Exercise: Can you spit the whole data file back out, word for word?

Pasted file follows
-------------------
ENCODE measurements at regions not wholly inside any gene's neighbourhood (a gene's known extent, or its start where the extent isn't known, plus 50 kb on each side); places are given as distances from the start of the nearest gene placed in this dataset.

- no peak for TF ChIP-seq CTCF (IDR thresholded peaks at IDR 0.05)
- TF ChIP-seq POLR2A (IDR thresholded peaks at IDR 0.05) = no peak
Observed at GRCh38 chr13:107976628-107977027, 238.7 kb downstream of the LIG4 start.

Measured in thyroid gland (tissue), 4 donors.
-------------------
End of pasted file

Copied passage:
ENCODE measurements at regions not wholly inside any gene's neighbourhood (a gene's known extent, or its start where the extent isn't known, plus 50 kb on each side); places are given as distances from the start of the nearest gene placed in this dataset.

- no peak for TF ChIP-seq CTCF (IDR thresholded peaks at IDR 0.05)
- TF ChIP-seq POLR2A (IDR thresholded peaks at IDR 0.05) = no peak
Observed at GRCh38 chr13:107976628-107977027, 238.7 kb downstream of the LIG4 start.

Measured in thyroid gland (tissue), 4 donors.